South Stack


South Stack (Welsh: Ynys Lawd) is an island situated just off Holy Island on the northwest coast of Anglesey, Wales.

South Stack
Ynys Lawd
South Stack Lighthouse on South Stack island
South Stack
Location with Anglesey
Geography
LocationIrish Sea near Holyhead, Anglesey
Coordinates53°18′24.40″N 4°41′56.91″W
Length0.15 mi (0.24 km)
Width0.1 mi (0.2 km)
Highest point134 ft (41 m)

Geology


Folding in the South Stack Formation can be seen in the rocks of the mainland's sea cliffs.

South Stack is an island known as a Sea Stack. It was formed by the wave erosion of sedimentary rocks that once connected the island to the mainland.[1]

The area is known geologically as the South Stack Formation. Its strata includes sandstones and interbedded shales which have been contorted by large folds and crumples. The folds can be seen in the seacliffs (best viewed from the steps leading down to the lighthouse). Thick beds of pure Holyhead Quartzite, which forms the bulk of Holyhead Mountain, lie above these folded sedimentary rocks. Recent studies suggests the rocks appearance was caused by large scale earth movements which is not a part of the normal sedimentary process; however, this theory remains controversial. Similar evidence of upthrusts can be seen in the cliffs to the south of South Stack.[2]

The fascinating geology of South Stack has been chosen as one of the top 100 geosites in the United Kingdom by Geological Society of London, for its display of small-scale folding.[3]

Lighthouse


South Stack Lighthouse, which was first built in the early 19th century, is connected to the mainland via a footbridge.

South Stack Lighthouse, which was completed in 1809, is sited 41 m (135 ft) above the sea on South Stack. Its lamp tower is 28 m (92 ft)-tall and the lighthouse complex covers seven acres (2.8 ha). There are over 390 stone steps and 10 metal steps down to the footbridge.

Originally the only way to cross to the island was in a basket suspended from a hemp cable. In 1828 an iron suspension bridge was built, it was replaced in 1964 with a steel cable truss bridge. However, in 1983 it had to be closed to the public due to safety concerns. After a new aluminium bridge was built, the lighthouse was reopened to the public in 1997. It is now a popular destination, attracting thousands of visitors every year.

Nature reserve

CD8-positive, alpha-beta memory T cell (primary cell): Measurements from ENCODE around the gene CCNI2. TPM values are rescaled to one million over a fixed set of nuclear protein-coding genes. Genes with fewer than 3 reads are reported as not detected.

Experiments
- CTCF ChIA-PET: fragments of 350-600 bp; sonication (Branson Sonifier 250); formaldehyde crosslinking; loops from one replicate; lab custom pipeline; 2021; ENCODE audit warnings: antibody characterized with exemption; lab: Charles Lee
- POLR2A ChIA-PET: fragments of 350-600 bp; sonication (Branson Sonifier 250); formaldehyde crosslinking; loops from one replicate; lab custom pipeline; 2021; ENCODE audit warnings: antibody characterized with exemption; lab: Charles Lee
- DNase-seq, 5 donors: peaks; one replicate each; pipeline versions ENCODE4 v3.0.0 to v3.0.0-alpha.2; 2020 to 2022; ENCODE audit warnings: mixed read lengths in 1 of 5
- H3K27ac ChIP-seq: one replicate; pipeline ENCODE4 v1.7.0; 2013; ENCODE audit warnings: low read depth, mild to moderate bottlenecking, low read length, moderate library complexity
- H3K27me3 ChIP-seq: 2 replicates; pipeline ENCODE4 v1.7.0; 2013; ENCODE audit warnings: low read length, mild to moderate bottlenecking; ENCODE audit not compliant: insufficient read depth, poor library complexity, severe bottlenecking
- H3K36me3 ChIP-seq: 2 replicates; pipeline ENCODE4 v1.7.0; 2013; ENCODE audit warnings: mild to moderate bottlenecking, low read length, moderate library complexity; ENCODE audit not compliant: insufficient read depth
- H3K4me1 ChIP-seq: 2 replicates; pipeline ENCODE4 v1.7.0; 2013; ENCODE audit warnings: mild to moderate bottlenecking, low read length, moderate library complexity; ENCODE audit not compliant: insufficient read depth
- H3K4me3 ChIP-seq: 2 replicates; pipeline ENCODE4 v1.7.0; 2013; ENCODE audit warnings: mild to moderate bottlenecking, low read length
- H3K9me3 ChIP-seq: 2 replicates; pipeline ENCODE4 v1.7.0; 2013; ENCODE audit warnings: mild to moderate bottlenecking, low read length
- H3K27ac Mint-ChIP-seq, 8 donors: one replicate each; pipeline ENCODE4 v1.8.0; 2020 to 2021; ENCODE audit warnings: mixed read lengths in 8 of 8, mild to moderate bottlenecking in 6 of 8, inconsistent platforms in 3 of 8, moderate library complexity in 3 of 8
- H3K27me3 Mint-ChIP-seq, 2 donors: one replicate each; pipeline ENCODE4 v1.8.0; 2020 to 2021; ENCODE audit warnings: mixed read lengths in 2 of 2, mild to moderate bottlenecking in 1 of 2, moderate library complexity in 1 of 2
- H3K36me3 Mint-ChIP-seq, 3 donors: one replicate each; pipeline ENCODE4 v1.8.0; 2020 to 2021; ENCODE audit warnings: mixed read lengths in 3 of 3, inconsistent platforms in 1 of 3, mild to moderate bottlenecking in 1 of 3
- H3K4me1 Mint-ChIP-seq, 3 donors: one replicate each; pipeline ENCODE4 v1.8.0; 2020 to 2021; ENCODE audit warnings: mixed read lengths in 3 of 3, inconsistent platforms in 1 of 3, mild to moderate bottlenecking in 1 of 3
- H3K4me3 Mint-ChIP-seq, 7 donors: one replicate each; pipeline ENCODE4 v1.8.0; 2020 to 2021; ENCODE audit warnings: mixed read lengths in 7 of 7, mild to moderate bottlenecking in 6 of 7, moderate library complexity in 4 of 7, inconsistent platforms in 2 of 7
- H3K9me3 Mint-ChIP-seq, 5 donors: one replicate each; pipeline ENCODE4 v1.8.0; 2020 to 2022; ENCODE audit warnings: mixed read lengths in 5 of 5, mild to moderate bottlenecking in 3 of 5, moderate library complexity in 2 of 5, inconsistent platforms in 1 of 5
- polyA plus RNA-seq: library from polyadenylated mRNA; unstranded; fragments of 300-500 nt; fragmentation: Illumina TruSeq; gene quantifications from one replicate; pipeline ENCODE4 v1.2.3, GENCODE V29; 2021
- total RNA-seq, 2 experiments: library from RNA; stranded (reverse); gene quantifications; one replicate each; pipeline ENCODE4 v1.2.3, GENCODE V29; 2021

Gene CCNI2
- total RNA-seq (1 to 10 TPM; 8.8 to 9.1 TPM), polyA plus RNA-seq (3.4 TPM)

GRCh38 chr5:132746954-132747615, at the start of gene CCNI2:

The island's cliffs are part of the South Stack Cliffs RSPB reserve which are home to an estimated 8,000 nesting birds during the breeding season. An RSPB visitor centre (with bird hide) is located at Elin's Tower on the mainland. Birds and marine life seen from the centre include choughs, peregrine falcons, and kestrels as well as harbour porpoises, grey seals, Risso's dolphins and bottlenose dolphins.

Tidal wave project

In 2019, proposals to develop a 35 km2 (14 sq mi) 'West Anglesey Demonstration Zone' tidal energy project at South Stack were submitted under the Transport and Works Act 1992 to the Welsh Government for planning consent.[4] As the development will come within 500 metres of the South Stack SSSI, concerns have been expressed about the visual impact on the Anglesey Area of Outstanding Natural Beauty and the Holyhead Mountain Heritage Coast along with the resultant impact on the tourism, recreation and fishing sectors. The developers have identified that seabird and mammal populations would be affected within the Holy Island Coast Special Area of Conservation and Special Protection Area along with the North Anglesey Marine Special Area of Conservation. Most notably bottlenose dolphin and harbour porpoise would likely be affected, whilst razorbill and common guillemot will be severely impacted. The RSPB is concerned that the razorbill colony on South Stack could be wiped out.[5]

Walking trails


Part of the Anglesey Coastal Path, which is a 200-kilometre (124 mi) long-distance footpath around the island of Anglesey, passes South Stack.[6] The Cybi Circular Walk around Holyhead Mountain has long and short variants; the short walk is four miles (6.4 km) long and takes around two hours to complete. Travelling from the Breakwater Country Park, other sites along the way are the North Stack Fog Signal station, Caer y Tŵr, and Tŷ Mawr Hut Circles.

Media


South Stack's natural beauty has been used in photography and literature. The cover photo for Roxy Music's Siren album was taken directly below the central span of the bridge on a slope on the south side, by Graham Hughes in August 1975.[7] In 2010 a French comic entitled Les Gardiens des Enfers ("The Guardians of Hell") was published. Its story is mainly set in South Stack lighthouse in 1859. The cover and the first pages can be seen on the publisher's website.[8]

See also


  • South Stack fleawort (Tephroseris integrifolia subsp. maritima), a plant endemic to the area around South Stack

References


  1. Stacks are formed over time by wind and water, processes of coastal geomorphology."Sea stacks" britannica.com Archived 2009-04-14 at the Wayback Machine
  2. "South Stack Geology". www.angleseynature.co.uk. Retrieved 24 August 2020.
  3. "The Geological Society's 100 Great Geosites". The Geological Society. 2014. Retrieved 14 October 2014.
  4. "What is Morlais". Menter Môn. Retrieved 26 October 2019.
  5. "Update on Morlais". www.rspb.org.uk. 15 April 2020.
  6. "Circular walks - Holyhead: St Cybi". www.walkingnorthwales.co.uk. Retrieved 24 January 2013.
  7. "Roxy Music - Albums - on VivaRoxyMusic.com". www.vivaroxymusic.com. Retrieved 18 February 2016.
  8. Les Gardiens des Enfers